Chopard Mille Miglia

168619 3001 Mille Miglia Classic Chronograph

Motor racing is too often shoehorned into just a few categories, and funnily enough, the same goes for watches. With the brand’s recent focus on Alpine Eagle and L.U.C models, Chopard’s Mille Miglia has perhaps not been getting the love it deserves. Named after the iconic open-road endurance race, Chopard has been a sponsor of the revival since 1988, with Karl-Friedrich Scheufele making regular appearances, most recently driving the Mercedes 300 SL alongside F1 legend Jacky Ickx. While there are special editions released for each running of the race, the standard-edition Lucent Steel models are a tad more versatile thanks to their 40.5mm case and regular availability, powered by a COSC-certified ETA A322-11. Price: US$9,140 (RRP)

Universal Genève Compax Nina Rindt

Universal Genève Compax R885103 02 Nina Rindt jpg
Universal Genève Compax ref. 885103/02 Nina Rindt. Image courtesy of Oliver & Clarke.

If you’ve read the blurb about the Baltic Tricompax and thought to yourself “no, I want something older, rarer, way more expensive, but decidedly iconic”, the Universal Genève Nina Rindt is your only option. This particular UG Compax gets its name after its most famous wearer, Nina Rindt, who used to sport the white-dialled chronograph on a large bund strap. Whether or not she actually used it to time her husband’s laps is irrelevant. It’s a well-known fact that the best watches have the best nicknames, and any watch named after a supermodel and iconic F1 pitlane presence is bound to be decent. Price: ~US$25,000 (secondary market)

Rolex Daytona Le Mans

rolex daytona le mans white gold

You knew that a Rolex Daytona would make the list, and it would only make sense to include what is likely the most hyped Daytona release in a while. The Le Mans is special for two reasons – it was revealed to celebrate 100 years of the historic race, but it’s also a callback to the Daytona’s original name. Before the watch ever bore the name of the Floridian city, it used to be advertised as the Le Mans. Even before 1965 when the Daytona name first appeared on the dial, the watch was a known item in the racing world, but its popularity has skyrocketed in the last decade or so. The Daytona Le Mans combines the desirable “exotic” or Paul Newman dials that have become a mainstay of any watch auction these days with the most up-to-date white gold Daytona case. The Calibre 4131 on display, and features a rare sub-dial totaliser counting up to 24 hours, so you can easily time the entire duration of the race. The watch has now been discontinued, replaced by a yellow gold variant, but the hype the Daytona Le Mans generated earns it a spot on the list. Price: US$51,400 (RRP), ~US$300,000 (secondary market)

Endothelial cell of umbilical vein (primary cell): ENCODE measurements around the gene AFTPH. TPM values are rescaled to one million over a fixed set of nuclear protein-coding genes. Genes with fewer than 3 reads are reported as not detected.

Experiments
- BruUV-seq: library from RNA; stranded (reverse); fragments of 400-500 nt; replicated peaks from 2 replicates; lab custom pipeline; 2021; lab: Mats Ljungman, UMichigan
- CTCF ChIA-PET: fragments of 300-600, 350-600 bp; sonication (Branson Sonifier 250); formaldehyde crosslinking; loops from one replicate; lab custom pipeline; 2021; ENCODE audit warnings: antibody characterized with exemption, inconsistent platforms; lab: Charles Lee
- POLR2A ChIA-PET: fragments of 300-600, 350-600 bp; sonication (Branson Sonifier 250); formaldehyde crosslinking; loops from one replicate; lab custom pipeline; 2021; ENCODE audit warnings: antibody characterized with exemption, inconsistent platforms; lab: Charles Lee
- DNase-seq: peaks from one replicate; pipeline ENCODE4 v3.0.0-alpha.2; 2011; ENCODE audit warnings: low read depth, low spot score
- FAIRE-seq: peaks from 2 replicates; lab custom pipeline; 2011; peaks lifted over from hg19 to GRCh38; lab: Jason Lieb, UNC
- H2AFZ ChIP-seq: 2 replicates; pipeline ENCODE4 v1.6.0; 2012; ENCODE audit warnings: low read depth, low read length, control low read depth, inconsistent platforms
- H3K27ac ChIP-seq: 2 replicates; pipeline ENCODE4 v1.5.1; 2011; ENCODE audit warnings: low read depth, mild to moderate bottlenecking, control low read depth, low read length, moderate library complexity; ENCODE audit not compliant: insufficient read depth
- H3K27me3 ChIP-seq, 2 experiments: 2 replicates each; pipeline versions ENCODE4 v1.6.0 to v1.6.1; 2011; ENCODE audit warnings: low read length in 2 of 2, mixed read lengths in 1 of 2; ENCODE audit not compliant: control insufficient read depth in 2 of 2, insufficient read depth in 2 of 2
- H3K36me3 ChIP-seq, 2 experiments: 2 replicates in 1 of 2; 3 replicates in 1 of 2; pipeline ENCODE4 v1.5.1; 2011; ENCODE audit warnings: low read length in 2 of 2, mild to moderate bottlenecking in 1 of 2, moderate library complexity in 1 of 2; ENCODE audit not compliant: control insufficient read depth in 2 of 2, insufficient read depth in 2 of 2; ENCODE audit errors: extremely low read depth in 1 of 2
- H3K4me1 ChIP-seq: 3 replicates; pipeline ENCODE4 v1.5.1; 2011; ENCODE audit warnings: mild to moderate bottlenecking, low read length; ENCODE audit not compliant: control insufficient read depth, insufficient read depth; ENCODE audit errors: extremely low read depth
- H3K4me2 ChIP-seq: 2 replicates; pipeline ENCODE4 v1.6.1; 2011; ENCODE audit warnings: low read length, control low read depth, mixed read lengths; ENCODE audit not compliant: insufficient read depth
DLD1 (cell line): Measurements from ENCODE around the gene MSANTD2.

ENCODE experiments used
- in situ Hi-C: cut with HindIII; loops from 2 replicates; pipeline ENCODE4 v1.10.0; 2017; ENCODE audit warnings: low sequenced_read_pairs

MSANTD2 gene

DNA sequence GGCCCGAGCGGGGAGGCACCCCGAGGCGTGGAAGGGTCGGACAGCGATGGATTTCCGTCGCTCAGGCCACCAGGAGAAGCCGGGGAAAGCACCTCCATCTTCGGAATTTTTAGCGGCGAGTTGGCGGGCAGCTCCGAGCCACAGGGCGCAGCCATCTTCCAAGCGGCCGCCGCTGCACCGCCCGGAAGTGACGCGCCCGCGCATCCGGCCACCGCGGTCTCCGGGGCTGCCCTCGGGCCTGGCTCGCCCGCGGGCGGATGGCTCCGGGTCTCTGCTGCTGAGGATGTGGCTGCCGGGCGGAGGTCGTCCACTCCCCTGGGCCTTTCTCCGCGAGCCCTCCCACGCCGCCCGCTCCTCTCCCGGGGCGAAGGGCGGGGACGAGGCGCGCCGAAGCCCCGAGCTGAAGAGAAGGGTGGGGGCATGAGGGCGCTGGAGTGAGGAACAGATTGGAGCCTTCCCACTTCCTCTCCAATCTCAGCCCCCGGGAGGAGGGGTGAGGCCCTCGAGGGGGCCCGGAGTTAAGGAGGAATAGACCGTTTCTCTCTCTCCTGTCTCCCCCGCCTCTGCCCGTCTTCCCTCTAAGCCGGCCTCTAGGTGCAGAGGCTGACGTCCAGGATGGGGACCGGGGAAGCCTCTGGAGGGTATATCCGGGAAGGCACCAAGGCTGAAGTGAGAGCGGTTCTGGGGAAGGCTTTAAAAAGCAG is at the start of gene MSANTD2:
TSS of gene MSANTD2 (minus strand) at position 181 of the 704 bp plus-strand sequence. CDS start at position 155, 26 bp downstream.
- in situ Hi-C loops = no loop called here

Laurent Ferrier Grand Sport Tourbillon Pursuit

laurent ferrier grand sport tourbillon pursuit wrist

A non-chronograph on a list of the best racing watches? Blasphemy – especially considering it has zero racing pedigree. Or does it? Those familiar with Laurent Ferrier (if you weren’t, you’re welcome) and motor racing may also recall that while working for Patek Philippe, the watchmaker would also take part in Le Mans, achieving a class win in 1978 in a Group 6 Chevron B36, and an overall third in 1979, driving the Kremer Porsche 935. So when the time came for Ferrier to create a sports watch, what better to draw inspiration from than his Le Mans days, especially considering the ’79 podium which was shared with co-founder François Servanin? With an integrated bracelet matching the grade 5 titanium case, the pink gradient dial is coloured to reflect the sunrise above the Mulsanne straight, while the reverse is adorned with darkened, bevelled bridges and a double balance spring tourbillon calibre. Price: CHF 175,000